Credit card balances spiked in the third quarter to a record $1.08 trillion. Here’s how we got here.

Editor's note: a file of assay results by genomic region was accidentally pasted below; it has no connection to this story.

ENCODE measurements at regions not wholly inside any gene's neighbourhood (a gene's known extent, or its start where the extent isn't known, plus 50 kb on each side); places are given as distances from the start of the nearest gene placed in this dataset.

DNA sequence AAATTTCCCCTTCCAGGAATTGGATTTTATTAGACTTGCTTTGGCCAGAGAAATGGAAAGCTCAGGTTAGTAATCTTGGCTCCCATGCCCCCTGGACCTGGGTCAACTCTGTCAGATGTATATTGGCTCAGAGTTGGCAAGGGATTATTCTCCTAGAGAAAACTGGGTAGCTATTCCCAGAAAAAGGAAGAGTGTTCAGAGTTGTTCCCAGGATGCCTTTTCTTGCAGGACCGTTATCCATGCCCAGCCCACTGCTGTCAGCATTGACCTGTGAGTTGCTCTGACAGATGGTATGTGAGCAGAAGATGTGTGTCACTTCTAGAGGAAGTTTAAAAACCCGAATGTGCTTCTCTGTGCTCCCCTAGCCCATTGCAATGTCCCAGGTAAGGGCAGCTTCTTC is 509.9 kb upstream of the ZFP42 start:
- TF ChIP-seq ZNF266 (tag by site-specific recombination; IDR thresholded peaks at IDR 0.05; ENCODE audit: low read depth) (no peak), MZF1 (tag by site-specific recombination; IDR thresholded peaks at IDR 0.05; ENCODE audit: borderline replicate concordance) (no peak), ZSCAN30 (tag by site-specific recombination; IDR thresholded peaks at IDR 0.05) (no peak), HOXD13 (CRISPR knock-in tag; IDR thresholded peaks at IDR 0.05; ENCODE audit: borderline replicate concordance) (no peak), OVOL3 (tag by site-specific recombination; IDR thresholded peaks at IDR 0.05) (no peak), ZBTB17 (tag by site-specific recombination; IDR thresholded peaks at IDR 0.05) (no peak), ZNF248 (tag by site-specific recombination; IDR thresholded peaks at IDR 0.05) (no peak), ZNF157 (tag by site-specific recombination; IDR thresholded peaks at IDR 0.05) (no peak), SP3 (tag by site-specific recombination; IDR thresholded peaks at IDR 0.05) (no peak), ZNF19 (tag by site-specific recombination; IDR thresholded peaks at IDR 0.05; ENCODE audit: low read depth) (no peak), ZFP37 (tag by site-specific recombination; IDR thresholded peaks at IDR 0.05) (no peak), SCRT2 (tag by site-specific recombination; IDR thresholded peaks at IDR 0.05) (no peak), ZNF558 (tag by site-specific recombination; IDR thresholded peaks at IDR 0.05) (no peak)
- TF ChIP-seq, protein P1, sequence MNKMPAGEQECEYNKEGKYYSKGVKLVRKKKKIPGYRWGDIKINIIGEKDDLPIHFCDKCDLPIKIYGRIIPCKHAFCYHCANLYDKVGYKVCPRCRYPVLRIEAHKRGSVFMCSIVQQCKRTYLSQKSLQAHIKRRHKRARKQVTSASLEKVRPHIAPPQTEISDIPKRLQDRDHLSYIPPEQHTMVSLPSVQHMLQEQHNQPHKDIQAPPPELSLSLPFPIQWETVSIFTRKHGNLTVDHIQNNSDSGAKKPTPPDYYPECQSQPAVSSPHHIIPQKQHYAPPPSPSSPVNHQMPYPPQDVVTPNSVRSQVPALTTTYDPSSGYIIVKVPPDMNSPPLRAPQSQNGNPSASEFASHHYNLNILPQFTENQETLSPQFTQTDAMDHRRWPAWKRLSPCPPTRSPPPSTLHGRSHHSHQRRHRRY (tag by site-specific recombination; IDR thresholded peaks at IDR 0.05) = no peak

The all-time high in credit card balances was fueled by several factors. First, consumer spending rose sharply in the third quarter as the economy began to rebound from the pandemic-induced recession. This meant more Americans were relying on their credit cards to cover necessary purchases, as well as discretionary spending. Second, lenders responded to the unprecedented economic circumstances by approving more credit. Federal stimulus checks and programs like the Paycheck Protection Program (PPP) also encouraged consumers to borrow money to help them through the pandemic. Finally, the low interest rates enabled more borrowers to carry higher balances. Credit card companies often set low introductory rates to attract new customers, but those rates eventually rise as the consumer’s total balance grows. The relatively low interest rates in the third quarter allowed more consumers to keep larger balances without being overwhelmed by interest payments. Together, these factors helped to drive U.S. credit card balances to a record high in the third quarter. In the coming months, the balance is likely to dip slightly as consumers begin to pay back their balances, but it is still expected to remain at historically high levels.